These Cell Transformation Assays (CTAs) aim to predict the carcinogenic potential of chemicals.
The methods are designed to evaluate the effects of chemicals on the growth of specific cell types and their potential progression through a transformation process from being normal cells to fully malignant cells.
We coordinated a series of studies that aimed to standardise and subsequently evaluate three CTA protocols in terms of transferability and reproducibility.
Two methods focussed on the Syrian hamster embryo (SHE) cells (at pH 6.7 and pH 7.0) and one method used a mouse fibroblast cell line called BALB/c 3T3.
The results of the validation studies and full reports are availableon TSAR, the Tracking System for Alternative methods towards Regulatory acceptance.
[collapsed]Carcinogenesis refers to a complex multistage process in which normal cells transform into cancer cells.
The progressive changes happen at a number of cellular, genetic and epigenetic levels that result in a cell undergoing uncontrolled cell division, the formation of a malignant mass and eventually a tumour. While the process of carcinogenesis has been the focus of much research, complete mechanisms underlying each step in the process are still not fully understood.
Cell transformation is a multistage process which models various stages of in vivo carcinogenesis:
- a block in cellular differentiation visualised as morphological changes in the cells
- the acquisition of immortality - unlimited lifespan, an aneuploid karyotype and genetic instability
- the acquisition of tumourogenicity - visualised through foci formation, anchorage independent growth in semi-solid agar and autocrine factor production
- full malignancy when cells are injected into a suitable host.
The CTA has the potential to detect both genotoxic and some non-genotoxic carcinogens and through the use of two-stage protocols it has the potential to distinguish chemicals that are likely tumour initiators or promoters.[/collapse]
Three Cell Transformation Assays
[collapsed]In all three of the methods that were assessed, cells are exposed to test chemicals for a specific length of time and are then visually scored according to specific parameters relating to phenotypes and growth patterns.
This is achieved using light microscopy, where either the number of transformed colonies (for SHE) and/or the number of foci (for BALB/c 3T3) formed is scored.[/collapse]
Animal testing replacement
[collapsed]For the purposes of regulatory assessment of the carcinogenic potential of chemicals, the only accepted approach is the rodent-based life-time cancer bioassays.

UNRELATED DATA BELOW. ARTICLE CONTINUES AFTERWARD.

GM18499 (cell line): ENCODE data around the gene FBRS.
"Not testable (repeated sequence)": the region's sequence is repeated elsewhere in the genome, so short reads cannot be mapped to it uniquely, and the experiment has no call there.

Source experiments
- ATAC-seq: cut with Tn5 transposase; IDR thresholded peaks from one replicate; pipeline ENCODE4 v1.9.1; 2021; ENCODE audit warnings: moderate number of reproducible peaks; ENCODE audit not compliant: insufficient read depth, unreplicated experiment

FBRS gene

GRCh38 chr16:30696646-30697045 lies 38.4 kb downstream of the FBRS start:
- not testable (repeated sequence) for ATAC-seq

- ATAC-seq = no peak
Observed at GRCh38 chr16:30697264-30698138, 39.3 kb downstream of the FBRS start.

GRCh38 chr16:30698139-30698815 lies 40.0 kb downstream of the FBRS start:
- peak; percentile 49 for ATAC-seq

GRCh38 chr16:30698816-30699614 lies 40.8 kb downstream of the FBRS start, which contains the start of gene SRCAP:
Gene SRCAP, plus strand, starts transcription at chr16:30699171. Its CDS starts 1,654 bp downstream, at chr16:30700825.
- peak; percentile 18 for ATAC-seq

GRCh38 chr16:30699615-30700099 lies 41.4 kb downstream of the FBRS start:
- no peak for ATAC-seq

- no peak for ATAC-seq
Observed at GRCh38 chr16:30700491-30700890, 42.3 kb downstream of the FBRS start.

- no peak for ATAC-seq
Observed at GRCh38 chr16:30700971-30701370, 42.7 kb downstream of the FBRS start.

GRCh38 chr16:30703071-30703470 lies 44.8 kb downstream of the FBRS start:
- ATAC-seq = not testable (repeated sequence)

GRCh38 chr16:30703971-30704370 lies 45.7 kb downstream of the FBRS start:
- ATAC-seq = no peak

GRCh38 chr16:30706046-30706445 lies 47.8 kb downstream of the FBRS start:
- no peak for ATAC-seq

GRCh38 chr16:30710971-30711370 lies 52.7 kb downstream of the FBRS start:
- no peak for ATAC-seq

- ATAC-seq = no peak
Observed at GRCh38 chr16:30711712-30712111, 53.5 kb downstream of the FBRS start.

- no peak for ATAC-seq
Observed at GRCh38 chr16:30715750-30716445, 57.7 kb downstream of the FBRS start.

These assays, depending on experimental design, can involve hundreds of animals (usually rats), they take a considerable amount of time to complete (minimum 3 years) and cost a lot of money (millions is not unusual).
While they are required for regulatory purposes, their human relevance has been questioned. Moreover the economic perspective and the perspective of the 3Rs all call for the development of alternative new approaches to assess carcinogenicity.
Due to the complexity of events that make up carcinogenicity, it is unlikely that a single in vitro method will be able to provide enough information for an unequivocal assessment of carcinogenic potential.
Therefore, although the CTAs appear to provide relevant information about the transforming potential of chemicals, they should not be used as stand-alone methods. They should always be used in combination with other complementary information sources as part of a weight of evidence approach or an integrated testing strategy.
Depending on the extent of other information available, it is conceivable that information on the transforming potential of chemicals may be sufficient for decision making and may thus allow waiving of the rodent bioassay.[/collapse]
[collapsed]In vitro CTAs have been in use (widely) for almost 40 years and have found application in academia and various industrial settings as a method to assess potential carcinogenicity of chemicals.
Despite the widespread use of the method, they have not found application in a regulatory setting, and that is despite the possibility for considerable reductions in animal usage should they be applied (see above).